The volume of cotton registered for exports is said to have crossed 80 lakh bales, though confirmed data is not available.
The Cotton Advisory Board (CAB), which met in January this year to estimate the domestic cotton production, consumption and exports, had said that the exportable surplus this year (October 2012 to September 2013) would be 80 lakh bales.
An official source told The Hindu that, by mid-February, export registrations had crossed 70 lakh bales and it was expected to be more than 80 lakh bales now.
Rise in prices
Meanwhile, cotton prices have increased by nearly 10 per cent during the last one month.
The price of Shankar-6 variety of cotton, used widely by the Indian textile industry, was Rs.34,000 a candy (355 kg) one month ago and Rs.37,200 a candy on Wednesday.
Mohit D. Shah, Vice-President of the International Cotton Association, said that Indian exports were mainly to China, Pakistan, Bangladesh, and Turkey and exports were in line with expectations. Other cotton producing countries such as the U.S., Brazil and Australia have also exported “healthy volumes”. China had started releasing its stock into the market.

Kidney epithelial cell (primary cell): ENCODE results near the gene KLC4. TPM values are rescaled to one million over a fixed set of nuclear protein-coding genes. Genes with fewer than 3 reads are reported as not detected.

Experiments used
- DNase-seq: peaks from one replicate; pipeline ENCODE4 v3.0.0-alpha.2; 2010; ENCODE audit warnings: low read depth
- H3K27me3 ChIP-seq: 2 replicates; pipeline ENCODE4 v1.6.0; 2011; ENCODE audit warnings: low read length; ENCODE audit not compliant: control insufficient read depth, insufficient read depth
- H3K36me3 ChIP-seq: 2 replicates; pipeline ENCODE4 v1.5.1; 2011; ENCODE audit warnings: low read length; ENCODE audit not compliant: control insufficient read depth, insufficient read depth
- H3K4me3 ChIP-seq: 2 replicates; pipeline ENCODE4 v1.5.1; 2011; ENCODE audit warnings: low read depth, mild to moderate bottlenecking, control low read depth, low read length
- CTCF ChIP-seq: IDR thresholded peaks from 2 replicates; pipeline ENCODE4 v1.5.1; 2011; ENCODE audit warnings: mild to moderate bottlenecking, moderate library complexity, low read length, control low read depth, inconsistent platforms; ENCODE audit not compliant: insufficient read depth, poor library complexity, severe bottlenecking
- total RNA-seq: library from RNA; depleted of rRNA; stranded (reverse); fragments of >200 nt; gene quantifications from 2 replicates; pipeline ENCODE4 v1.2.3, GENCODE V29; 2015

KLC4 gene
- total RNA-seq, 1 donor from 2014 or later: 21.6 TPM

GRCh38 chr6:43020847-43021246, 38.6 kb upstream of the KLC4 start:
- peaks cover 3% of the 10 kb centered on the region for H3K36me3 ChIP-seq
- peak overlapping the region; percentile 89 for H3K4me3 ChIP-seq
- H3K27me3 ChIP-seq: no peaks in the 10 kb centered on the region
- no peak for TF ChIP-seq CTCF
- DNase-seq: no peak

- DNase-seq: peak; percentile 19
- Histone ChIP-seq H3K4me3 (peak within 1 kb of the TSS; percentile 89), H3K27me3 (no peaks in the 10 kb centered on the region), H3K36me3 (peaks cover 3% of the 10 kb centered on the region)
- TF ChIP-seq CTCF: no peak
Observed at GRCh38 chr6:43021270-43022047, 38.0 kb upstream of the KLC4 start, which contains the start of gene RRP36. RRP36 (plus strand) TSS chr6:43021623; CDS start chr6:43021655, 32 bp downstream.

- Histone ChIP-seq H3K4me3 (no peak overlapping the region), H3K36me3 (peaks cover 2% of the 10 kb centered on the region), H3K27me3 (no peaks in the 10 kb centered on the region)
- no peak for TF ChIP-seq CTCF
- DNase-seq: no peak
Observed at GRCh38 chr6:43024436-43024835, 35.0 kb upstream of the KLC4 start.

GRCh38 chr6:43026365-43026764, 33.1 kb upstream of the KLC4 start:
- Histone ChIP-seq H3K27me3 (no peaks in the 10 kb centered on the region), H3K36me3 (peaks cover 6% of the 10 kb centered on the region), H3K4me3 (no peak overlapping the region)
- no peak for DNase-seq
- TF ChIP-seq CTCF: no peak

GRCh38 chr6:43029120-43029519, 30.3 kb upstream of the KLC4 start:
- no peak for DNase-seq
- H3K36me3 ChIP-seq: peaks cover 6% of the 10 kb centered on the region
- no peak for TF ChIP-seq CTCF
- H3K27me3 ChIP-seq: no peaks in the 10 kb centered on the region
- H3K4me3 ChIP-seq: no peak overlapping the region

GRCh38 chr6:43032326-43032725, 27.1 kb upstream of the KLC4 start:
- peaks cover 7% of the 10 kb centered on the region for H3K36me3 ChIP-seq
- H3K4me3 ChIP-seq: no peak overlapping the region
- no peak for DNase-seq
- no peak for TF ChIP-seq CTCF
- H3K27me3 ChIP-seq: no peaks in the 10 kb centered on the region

Trade and industry sources say that actual shipment was estimated to be over 45 lakh bales and the entire registered quantity was likely to be shipped. Cotton arrivals so far were 260 lakh bales, as against the production estimate of 330 lakh bales for the year. Prices might not remain high for long as the purchase by the domestic textile mills had already slowed down and there might not be shortage in availability.
The Southern India Mills Association and the Confederation of Indian Textile Industry have appealed to the Cotton Corporation of India to sell the cotton that it had purchased.
This would help stabilise the cotton prices, they say. An official of the Corporation said that it had procured 22 lakh bales through MSP operations this season. “We are in the process of taking a decision regarding sale of the procured cotton,” the official said.